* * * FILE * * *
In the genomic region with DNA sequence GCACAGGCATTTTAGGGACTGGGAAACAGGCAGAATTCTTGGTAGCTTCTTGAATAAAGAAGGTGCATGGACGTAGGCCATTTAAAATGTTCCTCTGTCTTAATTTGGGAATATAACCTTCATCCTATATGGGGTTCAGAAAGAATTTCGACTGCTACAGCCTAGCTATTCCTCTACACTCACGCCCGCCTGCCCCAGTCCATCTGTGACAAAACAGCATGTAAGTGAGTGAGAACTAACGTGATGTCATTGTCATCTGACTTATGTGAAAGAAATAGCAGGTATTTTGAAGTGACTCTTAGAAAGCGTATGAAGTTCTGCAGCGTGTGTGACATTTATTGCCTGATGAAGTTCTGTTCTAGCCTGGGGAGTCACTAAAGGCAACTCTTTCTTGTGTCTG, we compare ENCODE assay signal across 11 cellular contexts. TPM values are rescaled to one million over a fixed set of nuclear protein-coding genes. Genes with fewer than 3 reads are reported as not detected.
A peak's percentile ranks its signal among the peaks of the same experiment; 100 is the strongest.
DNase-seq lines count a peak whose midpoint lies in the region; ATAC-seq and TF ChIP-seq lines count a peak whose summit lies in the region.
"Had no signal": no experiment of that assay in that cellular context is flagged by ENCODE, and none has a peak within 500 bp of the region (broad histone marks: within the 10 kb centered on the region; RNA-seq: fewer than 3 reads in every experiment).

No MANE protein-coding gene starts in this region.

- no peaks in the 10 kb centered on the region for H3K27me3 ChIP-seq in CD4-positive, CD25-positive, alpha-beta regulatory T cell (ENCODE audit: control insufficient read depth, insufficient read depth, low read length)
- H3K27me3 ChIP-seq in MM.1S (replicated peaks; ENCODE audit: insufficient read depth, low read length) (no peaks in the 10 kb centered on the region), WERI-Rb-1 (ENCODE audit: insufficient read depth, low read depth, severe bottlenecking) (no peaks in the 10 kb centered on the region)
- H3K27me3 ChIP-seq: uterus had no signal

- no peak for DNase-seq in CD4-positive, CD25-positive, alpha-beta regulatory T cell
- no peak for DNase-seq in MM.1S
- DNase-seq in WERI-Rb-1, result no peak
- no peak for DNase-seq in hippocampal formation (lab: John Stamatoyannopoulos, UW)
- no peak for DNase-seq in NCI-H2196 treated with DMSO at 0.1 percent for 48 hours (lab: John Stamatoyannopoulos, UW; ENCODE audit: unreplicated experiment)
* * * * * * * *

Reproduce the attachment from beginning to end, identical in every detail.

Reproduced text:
In the genomic region with DNA sequence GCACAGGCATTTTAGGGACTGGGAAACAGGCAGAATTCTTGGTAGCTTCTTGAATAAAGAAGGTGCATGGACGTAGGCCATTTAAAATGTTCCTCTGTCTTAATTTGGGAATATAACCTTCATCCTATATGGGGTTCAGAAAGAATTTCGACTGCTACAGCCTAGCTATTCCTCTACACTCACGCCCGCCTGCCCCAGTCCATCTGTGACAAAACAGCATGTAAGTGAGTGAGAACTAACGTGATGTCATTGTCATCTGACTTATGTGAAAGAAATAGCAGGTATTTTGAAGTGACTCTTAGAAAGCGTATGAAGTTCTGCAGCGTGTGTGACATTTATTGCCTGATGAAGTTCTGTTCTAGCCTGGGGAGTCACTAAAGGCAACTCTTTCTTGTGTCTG, we compare ENCODE assay signal across 11 cellular contexts. TPM values are rescaled to one million over a fixed set of nuclear protein-coding genes. Genes with fewer than 3 reads are reported as not detected.
A peak's percentile ranks its signal among the peaks of the same experiment; 100 is the strongest.
DNase-seq lines count a peak whose midpoint lies in the region; ATAC-seq and TF ChIP-seq lines count a peak whose summit lies in the region.
"Had no signal": no experiment of that assay in that cellular context is flagged by ENCODE, and none has a peak within 500 bp of the region (broad histone marks: within the 10 kb centered on the region; RNA-seq: fewer than 3 reads in every experiment).

No MANE protein-coding gene starts in this region.

- no peaks in the 10 kb centered on the region for H3K27me3 ChIP-seq in CD4-positive, CD25-positive, alpha-beta regulatory T cell (ENCODE audit: control insufficient read depth, insufficient read depth, low read length)
- H3K27me3 ChIP-seq in MM.1S (replicated peaks; ENCODE audit: insufficient read depth, low read length) (no peaks in the 10 kb centered on the region), WERI-Rb-1 (ENCODE audit: insufficient read depth, low read depth, severe bottlenecking) (no peaks in the 10 kb centered on the region)
- H3K27me3 ChIP-seq: uterus had no signal

- no peak for DNase-seq in CD4-positive, CD25-positive, alpha-beta regulatory T cell
- no peak for DNase-seq in MM.1S
- DNase-seq in WERI-Rb-1, result no peak
- no peak for DNase-seq in hippocampal formation (lab: John Stamatoyannopoulos, UW)
- no peak for DNase-seq in NCI-H2196 treated with DMSO at 0.1 percent for 48 hours (lab: John Stamatoyannopoulos, UW; ENCODE audit: unreplicated experiment)